I am a Teaching Fellow in the Department of Physics. I am passionate about improving representation and diversity in the department, and I am an active member of the Juno Committee and the Women in Physics society. In 2022, I was awarded the FoNS Prize for Excellence in Equality, Diversity, and Inclusion.
I completed my PhD in the Centre for Cold Matter, trying to measure the roundness of the electron (a property known as the electron's electric dipole moment) using YbF molecules. I was interviewed about this experiment for the popular science book How to Make and Apple Pie From Scratch by Harry Cliff. I also spent three years working at the Max Planck Institute for Quantum Optics in Munich as a postdoc, studying collisions between cold polyatomic molecules. You can find out more about this research here, or even watch me giving a lab tour!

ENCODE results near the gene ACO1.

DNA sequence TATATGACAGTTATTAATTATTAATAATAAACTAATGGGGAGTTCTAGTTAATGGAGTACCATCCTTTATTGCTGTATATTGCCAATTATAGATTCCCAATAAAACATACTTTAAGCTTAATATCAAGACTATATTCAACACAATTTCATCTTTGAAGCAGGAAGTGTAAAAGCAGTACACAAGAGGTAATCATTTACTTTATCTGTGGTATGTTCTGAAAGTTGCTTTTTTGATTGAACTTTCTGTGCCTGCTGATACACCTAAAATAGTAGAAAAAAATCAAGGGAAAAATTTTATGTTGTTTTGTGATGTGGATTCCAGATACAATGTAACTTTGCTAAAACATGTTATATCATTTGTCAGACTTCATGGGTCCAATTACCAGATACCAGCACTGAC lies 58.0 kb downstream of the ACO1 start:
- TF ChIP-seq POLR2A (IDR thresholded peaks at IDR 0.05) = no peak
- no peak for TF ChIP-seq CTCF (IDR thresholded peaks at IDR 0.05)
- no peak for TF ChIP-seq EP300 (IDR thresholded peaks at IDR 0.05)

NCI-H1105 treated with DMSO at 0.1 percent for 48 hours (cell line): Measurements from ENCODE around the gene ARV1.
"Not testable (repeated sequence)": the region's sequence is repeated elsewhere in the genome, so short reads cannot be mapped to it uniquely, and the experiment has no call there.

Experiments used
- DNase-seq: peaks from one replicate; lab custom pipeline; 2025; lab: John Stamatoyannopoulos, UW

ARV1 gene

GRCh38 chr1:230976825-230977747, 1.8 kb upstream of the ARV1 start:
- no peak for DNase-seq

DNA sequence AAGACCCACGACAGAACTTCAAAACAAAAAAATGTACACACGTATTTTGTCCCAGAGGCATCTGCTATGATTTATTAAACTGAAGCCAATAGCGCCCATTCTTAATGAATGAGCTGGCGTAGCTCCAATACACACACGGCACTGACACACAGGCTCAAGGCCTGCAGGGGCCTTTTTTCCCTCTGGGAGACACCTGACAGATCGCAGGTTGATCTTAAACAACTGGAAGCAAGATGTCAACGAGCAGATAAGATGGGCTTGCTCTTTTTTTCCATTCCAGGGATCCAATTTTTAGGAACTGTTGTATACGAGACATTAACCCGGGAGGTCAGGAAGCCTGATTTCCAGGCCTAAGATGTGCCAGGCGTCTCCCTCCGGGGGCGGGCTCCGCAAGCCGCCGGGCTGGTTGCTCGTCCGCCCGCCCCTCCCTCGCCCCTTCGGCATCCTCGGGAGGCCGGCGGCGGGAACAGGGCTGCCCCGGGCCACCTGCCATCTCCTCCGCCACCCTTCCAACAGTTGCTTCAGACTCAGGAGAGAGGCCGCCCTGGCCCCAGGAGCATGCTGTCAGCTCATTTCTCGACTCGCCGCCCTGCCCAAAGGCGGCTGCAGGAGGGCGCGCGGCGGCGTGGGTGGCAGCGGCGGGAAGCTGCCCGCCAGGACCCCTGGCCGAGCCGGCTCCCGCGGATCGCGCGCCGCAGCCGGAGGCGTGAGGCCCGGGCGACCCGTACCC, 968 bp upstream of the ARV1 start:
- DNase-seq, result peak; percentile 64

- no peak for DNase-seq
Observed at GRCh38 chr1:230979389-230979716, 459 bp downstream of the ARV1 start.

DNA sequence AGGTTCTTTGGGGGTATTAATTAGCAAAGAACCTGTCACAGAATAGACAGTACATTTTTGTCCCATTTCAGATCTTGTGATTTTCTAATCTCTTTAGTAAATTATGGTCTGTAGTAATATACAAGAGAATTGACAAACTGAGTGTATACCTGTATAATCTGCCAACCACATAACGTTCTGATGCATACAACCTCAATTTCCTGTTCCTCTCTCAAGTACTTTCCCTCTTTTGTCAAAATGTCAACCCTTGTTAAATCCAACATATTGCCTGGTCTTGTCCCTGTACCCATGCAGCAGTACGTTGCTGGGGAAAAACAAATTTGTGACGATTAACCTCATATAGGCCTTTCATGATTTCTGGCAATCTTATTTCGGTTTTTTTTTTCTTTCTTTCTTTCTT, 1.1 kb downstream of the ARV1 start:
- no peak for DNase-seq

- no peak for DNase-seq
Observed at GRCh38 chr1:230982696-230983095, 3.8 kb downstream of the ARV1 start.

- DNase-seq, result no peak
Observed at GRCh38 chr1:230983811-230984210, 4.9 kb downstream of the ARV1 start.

My research interests are centred around precision measurement - in particular as tests of fundamental symmetries - as well as the production and application of cold and ultracold molecules. You can find me trying to explain the physics of atoms and molecules (with the help of artists and dancers) to school kids in Elemental Dances (which was awarded the FoNS Prize for Excellence in Outreach, Public & Community Engagement) or as part of an Atom Day for World of Atoms.
Sauer BE, Devlin JA, Rabey IM, 2017, A big measurement of a small moment, New Journal of Physics, Vol:19, ISSN:1367-2630
et al., 2016, Low magnetic Johnson noise electric field plates for precision measurement, Review of Scientific Instruments, Vol:87, ISSN:1089-7623
Rabey IM, 2017, Improved shot noise of the YbF EDM experiment